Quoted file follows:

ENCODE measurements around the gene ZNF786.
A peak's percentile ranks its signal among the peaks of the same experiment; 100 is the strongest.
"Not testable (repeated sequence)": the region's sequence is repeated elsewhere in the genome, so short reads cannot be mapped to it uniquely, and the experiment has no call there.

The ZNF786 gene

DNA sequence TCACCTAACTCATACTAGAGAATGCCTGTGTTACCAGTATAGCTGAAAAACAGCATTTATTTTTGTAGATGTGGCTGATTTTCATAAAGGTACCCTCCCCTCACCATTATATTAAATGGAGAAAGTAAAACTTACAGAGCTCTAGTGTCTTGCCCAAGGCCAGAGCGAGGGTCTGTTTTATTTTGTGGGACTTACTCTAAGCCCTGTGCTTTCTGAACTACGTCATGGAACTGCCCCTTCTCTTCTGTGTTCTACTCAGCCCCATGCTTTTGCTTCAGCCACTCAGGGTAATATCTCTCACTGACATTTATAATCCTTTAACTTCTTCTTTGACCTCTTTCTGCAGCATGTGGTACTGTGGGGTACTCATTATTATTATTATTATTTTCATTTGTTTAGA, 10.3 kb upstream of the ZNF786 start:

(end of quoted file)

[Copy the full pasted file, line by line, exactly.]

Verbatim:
ENCODE measurements around the gene ZNF786.
A peak's percentile ranks its signal among the peaks of the same experiment; 100 is the strongest.
"Not testable (repeated sequence)": the region's sequence is repeated elsewhere in the genome, so short reads cannot be mapped to it uniquely, and the experiment has no call there.

The ZNF786 gene

DNA sequence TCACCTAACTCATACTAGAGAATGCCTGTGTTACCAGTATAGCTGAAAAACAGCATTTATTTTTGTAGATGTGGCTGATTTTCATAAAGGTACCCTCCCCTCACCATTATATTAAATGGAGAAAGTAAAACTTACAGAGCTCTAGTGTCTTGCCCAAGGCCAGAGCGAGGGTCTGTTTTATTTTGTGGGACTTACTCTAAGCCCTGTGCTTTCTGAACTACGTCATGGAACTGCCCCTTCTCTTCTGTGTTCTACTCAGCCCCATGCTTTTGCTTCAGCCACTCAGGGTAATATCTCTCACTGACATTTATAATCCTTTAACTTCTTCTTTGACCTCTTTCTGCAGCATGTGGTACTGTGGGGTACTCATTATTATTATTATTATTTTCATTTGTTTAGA, 10.3 kb upstream of the ZNF786 start: